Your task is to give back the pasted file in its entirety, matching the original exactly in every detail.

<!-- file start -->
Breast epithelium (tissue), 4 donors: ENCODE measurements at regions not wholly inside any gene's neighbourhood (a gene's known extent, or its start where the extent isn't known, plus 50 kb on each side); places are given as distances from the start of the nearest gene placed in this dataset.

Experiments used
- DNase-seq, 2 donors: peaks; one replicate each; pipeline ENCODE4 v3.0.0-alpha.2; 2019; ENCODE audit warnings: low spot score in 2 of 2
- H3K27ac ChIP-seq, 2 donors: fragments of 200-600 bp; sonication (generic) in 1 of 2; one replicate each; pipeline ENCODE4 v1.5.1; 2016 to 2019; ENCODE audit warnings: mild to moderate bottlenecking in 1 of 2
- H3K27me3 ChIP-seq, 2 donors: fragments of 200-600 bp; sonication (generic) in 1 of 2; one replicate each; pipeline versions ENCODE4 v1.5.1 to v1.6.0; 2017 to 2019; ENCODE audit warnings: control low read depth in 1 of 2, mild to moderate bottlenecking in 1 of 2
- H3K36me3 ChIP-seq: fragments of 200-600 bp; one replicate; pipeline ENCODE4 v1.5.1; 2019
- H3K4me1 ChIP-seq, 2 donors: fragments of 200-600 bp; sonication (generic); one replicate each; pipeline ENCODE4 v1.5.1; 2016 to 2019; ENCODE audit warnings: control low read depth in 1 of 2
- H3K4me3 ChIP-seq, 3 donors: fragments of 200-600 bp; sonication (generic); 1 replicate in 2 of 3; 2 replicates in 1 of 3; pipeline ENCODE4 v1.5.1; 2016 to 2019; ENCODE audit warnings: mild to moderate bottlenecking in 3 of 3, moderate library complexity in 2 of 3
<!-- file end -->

Breast epithelium (tissue), 4 donors: ENCODE measurements at regions not wholly inside any gene's neighbourhood (a gene's known extent, or its start where the extent isn't known, plus 50 kb on each side); places are given as distances from the start of the nearest gene placed in this dataset.

Experiments used
- DNase-seq, 2 donors: peaks; one replicate each; pipeline ENCODE4 v3.0.0-alpha.2; 2019; ENCODE audit warnings: low spot score in 2 of 2
- H3K27ac ChIP-seq, 2 donors: fragments of 200-600 bp; sonication (generic) in 1 of 2; one replicate each; pipeline ENCODE4 v1.5.1; 2016 to 2019; ENCODE audit warnings: mild to moderate bottlenecking in 1 of 2
- H3K27me3 ChIP-seq, 2 donors: fragments of 200-600 bp; sonication (generic) in 1 of 2; one replicate each; pipeline versions ENCODE4 v1.5.1 to v1.6.0; 2017 to 2019; ENCODE audit warnings: control low read depth in 1 of 2, mild to moderate bottlenecking in 1 of 2
- H3K36me3 ChIP-seq: fragments of 200-600 bp; one replicate; pipeline ENCODE4 v1.5.1; 2019
- H3K4me1 ChIP-seq, 2 donors: fragments of 200-600 bp; sonication (generic); one replicate each; pipeline ENCODE4 v1.5.1; 2016 to 2019; ENCODE audit warnings: control low read depth in 1 of 2
- H3K4me3 ChIP-seq, 3 donors: fragments of 200-600 bp; sonication (generic); 1 replicate in 2 of 3; 2 replicates in 1 of 3; pipeline ENCODE4 v1.5.1; 2016 to 2019; ENCODE audit warnings: mild to moderate bottlenecking in 3 of 3, moderate library complexity in 2 of 3